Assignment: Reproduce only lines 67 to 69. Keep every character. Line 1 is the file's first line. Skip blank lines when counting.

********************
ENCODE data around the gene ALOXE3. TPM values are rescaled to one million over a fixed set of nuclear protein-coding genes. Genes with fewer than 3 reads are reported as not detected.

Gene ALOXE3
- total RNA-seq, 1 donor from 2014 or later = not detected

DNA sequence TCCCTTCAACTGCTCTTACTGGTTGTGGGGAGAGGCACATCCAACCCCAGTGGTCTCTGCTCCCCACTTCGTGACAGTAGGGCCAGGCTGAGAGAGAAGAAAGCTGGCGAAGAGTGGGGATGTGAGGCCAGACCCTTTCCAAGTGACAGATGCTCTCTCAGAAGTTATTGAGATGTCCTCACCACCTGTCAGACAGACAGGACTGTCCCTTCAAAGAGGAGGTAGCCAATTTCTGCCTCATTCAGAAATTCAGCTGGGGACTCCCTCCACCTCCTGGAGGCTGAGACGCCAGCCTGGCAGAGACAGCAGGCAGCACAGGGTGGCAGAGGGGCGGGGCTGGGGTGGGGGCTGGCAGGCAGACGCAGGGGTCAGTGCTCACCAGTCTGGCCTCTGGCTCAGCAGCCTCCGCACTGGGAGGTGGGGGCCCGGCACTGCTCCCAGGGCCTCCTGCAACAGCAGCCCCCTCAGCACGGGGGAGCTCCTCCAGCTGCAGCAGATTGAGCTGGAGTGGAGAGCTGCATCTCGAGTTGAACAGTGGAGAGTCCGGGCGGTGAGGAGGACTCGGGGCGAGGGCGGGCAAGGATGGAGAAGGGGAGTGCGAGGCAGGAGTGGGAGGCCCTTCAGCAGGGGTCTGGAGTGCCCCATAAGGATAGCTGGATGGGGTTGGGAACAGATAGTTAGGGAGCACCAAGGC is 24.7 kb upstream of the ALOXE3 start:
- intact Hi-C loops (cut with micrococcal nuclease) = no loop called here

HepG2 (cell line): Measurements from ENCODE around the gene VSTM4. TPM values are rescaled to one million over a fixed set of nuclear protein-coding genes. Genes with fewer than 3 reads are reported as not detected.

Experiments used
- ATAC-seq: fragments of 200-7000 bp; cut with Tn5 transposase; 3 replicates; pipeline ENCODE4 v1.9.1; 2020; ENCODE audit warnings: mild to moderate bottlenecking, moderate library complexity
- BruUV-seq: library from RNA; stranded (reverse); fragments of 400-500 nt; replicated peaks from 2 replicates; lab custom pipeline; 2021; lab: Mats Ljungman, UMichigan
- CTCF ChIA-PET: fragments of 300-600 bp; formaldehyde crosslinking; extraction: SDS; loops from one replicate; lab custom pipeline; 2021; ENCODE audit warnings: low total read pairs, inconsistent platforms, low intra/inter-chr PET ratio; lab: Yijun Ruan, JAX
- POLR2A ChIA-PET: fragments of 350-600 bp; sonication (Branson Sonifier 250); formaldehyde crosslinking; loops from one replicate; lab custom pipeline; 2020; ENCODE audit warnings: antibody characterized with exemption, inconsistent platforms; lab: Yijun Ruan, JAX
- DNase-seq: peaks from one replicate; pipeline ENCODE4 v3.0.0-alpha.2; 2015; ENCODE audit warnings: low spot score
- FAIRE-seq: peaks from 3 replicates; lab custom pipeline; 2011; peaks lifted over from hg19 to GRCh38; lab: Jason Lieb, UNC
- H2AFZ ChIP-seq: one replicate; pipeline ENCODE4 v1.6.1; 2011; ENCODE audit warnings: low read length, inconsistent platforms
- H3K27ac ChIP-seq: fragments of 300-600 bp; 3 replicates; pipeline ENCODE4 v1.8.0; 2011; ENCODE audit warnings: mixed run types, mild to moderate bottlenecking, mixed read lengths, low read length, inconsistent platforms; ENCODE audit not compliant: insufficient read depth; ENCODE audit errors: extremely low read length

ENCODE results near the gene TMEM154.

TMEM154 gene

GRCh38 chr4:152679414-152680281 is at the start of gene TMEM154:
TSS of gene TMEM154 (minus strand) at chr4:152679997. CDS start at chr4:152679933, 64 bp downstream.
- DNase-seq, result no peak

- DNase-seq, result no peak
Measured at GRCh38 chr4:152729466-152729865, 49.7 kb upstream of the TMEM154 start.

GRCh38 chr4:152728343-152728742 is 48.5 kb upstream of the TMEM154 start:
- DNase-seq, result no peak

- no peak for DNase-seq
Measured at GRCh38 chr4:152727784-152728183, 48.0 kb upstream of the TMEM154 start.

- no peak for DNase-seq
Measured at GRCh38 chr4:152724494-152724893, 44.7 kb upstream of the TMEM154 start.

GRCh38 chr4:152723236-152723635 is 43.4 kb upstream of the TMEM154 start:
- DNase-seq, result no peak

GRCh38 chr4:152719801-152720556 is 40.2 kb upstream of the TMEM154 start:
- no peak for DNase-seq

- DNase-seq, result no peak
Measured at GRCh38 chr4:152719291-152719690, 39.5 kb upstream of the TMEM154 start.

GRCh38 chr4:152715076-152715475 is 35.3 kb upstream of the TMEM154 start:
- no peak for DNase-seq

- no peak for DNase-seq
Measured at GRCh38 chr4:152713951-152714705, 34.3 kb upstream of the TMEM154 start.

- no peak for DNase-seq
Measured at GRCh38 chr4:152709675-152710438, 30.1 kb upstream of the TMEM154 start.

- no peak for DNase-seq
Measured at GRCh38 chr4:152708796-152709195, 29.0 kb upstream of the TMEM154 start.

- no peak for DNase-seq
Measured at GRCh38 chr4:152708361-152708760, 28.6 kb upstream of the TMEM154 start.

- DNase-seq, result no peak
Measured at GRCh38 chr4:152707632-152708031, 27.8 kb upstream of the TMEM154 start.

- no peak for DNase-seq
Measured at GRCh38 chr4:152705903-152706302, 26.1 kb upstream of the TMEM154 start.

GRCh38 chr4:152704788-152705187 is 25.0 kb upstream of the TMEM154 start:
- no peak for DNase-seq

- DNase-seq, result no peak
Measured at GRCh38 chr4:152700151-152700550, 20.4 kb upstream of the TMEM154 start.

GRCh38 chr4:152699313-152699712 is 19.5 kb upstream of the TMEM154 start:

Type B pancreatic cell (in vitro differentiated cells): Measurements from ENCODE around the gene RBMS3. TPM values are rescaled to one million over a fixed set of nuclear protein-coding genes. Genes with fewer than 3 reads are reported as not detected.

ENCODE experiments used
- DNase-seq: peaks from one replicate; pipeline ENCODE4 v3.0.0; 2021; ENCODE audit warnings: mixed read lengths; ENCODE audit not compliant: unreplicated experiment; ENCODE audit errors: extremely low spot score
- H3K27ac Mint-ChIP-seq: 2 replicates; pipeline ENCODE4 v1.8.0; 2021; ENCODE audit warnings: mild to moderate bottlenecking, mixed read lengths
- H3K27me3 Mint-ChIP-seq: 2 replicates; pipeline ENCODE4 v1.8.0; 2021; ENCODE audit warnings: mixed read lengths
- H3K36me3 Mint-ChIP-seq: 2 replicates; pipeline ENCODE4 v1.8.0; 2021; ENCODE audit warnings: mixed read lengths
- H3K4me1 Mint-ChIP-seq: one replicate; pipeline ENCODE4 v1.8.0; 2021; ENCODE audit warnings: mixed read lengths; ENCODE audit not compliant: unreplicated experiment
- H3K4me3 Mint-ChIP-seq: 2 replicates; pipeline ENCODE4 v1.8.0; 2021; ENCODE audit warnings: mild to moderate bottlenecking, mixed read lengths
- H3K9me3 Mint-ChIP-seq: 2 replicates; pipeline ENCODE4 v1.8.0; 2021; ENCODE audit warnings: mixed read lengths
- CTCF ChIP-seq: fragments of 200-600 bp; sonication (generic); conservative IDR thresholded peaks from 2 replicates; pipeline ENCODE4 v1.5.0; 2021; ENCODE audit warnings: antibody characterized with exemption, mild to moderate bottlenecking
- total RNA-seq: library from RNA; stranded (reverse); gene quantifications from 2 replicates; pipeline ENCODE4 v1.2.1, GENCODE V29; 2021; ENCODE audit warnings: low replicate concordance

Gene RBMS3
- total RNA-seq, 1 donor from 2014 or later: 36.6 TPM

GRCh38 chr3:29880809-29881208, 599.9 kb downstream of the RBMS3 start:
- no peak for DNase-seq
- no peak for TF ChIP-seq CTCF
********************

GRCh38 chr3:29880809-29881208, 599.9 kb downstream of the RBMS3 start:
- no peak for DNase-seq
- no peak for TF ChIP-seq CTCF